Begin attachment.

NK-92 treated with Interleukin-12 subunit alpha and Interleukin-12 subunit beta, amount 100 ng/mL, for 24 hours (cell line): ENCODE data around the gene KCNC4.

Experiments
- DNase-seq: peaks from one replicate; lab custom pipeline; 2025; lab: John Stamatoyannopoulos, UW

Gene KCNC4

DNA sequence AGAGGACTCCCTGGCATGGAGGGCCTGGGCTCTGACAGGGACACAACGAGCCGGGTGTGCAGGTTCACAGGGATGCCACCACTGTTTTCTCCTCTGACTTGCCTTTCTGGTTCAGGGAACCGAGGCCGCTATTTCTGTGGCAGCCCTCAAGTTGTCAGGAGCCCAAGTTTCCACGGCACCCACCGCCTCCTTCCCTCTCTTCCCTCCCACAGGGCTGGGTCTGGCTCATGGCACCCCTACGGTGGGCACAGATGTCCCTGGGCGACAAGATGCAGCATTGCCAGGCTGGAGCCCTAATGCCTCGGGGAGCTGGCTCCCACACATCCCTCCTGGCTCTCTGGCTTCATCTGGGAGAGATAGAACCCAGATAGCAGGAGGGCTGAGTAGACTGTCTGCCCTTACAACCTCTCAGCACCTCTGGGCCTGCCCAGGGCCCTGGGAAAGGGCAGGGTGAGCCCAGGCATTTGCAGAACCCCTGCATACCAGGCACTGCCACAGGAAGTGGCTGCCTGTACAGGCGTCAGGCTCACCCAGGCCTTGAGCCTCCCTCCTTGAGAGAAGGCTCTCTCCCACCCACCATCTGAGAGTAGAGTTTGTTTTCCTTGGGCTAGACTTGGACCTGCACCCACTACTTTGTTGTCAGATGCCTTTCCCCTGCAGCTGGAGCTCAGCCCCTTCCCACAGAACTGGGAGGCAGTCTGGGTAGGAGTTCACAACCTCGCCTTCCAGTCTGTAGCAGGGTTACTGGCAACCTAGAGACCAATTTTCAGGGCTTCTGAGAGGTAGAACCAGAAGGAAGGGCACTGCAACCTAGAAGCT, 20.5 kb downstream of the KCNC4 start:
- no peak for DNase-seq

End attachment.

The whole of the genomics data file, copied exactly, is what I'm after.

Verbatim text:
NK-92 treated with Interleukin-12 subunit alpha and Interleukin-12 subunit beta, amount 100 ng/mL, for 24 hours (cell line): ENCODE data around the gene KCNC4.

Experiments
- DNase-seq: peaks from one replicate; lab custom pipeline; 2025; lab: John Stamatoyannopoulos, UW

Gene KCNC4

DNA sequence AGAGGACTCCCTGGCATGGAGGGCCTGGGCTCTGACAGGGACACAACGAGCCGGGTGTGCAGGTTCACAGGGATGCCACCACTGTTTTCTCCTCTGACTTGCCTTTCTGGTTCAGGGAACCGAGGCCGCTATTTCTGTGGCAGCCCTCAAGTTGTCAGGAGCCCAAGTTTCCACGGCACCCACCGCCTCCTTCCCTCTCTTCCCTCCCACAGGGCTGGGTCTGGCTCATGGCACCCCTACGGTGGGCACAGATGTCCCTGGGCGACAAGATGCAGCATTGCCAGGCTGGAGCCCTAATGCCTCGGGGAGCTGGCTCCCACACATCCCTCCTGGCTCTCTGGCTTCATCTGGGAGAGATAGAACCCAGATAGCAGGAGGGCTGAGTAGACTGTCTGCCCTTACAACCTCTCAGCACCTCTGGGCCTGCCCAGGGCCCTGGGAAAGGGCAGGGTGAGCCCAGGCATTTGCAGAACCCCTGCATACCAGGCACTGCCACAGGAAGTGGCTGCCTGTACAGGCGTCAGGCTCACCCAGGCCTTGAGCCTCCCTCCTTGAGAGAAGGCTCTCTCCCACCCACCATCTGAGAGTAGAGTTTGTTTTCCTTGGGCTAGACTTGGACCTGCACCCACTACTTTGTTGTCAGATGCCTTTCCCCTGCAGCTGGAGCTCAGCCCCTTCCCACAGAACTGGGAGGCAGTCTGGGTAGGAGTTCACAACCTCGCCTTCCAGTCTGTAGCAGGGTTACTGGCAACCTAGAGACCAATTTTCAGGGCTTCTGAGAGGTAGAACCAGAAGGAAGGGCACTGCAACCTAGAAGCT, 20.5 kb downstream of the KCNC4 start:
- no peak for DNase-seq